Home Security IBM sleuths find banking trojan that uses MS-SQL as C&C server

Researchers at IBM's X-Force Research have discovered a Windows banking trojan that is unusual in one major respect: it uses a Microsoft SQL Server database server as its command-and-control server.

The malware, named MnuBot, is concentrated in Brazil. No indication was given of the vector it uses to infect a Windows machine.

Most malware use either a Web server or an Internet relay chat channel as the C&C server. There are some variations: the recently discovered VPNFilter malware used a site known as photobucket[.]com as its primary C&C server and loaded an image in order to obtain an IP address for its next stage of operation.

The trojan creates a file called Desk.txt within the AppData Roaming folder and creates a new desktop instance, switching the user over to that and letting the existing desktop instance run side by side. If there is already a Desk.txt file on the system, then MnuBot does nothing.

It then monitors activity on the desktop and waits for the user to open an online banking site, carrying out continuous checks to see if the bank name matches one of those in its configuration which it downloads from the SQL Server C&C server..

If that happens, then the trojan asks the C&C server for a second-stage executable which is saved as Neon.exe in the C:\Users\Public folder.

This executable provides the attacker with full control over the infected machine. If MnuBot cannot obtain a configuration file, then it stays quiet on the infected machine and does nothing. The credentials for connecting to the SQL Server are stored in encrypted form and decrypted just before a connection is attempted.

This achieves two goals:

Dynamic configuration: At any time, the attackers can dynamically change MnuBot’s malicious activity (e.g., the banking sites that are targeted); and

Anti-Research: Once the attackers take down the server, it becomes almost impossible for a researcher to reverse engineer the behaviour of the malware sample.

The attacker has the following range of activities at his/her disposal:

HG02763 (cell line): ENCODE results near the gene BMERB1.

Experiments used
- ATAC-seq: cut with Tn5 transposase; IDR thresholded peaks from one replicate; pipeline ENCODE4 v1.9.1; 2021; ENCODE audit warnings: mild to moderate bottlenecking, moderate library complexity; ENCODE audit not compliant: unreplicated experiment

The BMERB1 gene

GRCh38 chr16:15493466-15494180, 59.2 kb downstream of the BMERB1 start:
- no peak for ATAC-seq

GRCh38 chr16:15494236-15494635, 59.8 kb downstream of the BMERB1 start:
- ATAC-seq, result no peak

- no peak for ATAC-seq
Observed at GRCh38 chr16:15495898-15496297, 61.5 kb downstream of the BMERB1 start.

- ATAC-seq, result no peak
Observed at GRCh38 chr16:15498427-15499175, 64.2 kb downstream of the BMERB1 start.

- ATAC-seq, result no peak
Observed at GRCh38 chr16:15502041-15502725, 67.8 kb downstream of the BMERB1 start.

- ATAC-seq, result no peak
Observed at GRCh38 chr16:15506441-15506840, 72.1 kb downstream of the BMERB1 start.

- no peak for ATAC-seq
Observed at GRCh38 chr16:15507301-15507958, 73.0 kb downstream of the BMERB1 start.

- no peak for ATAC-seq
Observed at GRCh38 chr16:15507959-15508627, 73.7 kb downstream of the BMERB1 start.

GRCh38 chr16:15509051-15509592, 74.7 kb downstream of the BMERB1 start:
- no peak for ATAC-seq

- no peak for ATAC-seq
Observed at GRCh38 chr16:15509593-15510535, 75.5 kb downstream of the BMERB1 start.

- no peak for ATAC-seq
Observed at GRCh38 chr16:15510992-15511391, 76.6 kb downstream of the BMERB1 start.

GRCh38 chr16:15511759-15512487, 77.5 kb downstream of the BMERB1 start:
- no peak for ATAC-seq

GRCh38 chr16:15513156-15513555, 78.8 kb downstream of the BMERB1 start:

• Creating browser and desktop screenshots;
  • Keylogging;
  • Simulating user clicks and keystrokes;
  • Restarting the infected machine;
  • Uninstalling Trusteer Rapport from the system; and
  • Creating a form to overlay the bank’s forms and steal the data the user enters into the form.

Commenting on the trojan's design, researcher Jonathan Lusky said it was likely that the MnuBot authors wanted to evade regular anti-virus detection, which is based on malware traffic.

"To do so, they decided to wrap their malicious network communication using seemingly innocent Microsoft SQL traffic," he said.

"MnuBot is an excellent example of many malware families in the Brazilian region. It has many characteristics that are typical of other recently discovered malware strains. For example, the overlaying forms and the new desktop creation are well-known techniques that malware authors in the region use today."

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Sam Varghese

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Sam Varghese has been writing for iTWire since 2006, a year after the sitecame into existence. For nearly a decade thereafter, he wrote mostly about free and open source software, based on his own use of this genre of software. Since May 2016, he has been writing across many areas of technology. He has been a journalist for nearly 40 years in India (Indian Express and Deccan Herald), the UAE (Khaleej Times) and Australia (Daily Commercial News (now defunct) and The Age). His personal blog is titled Irregular Expression.

 

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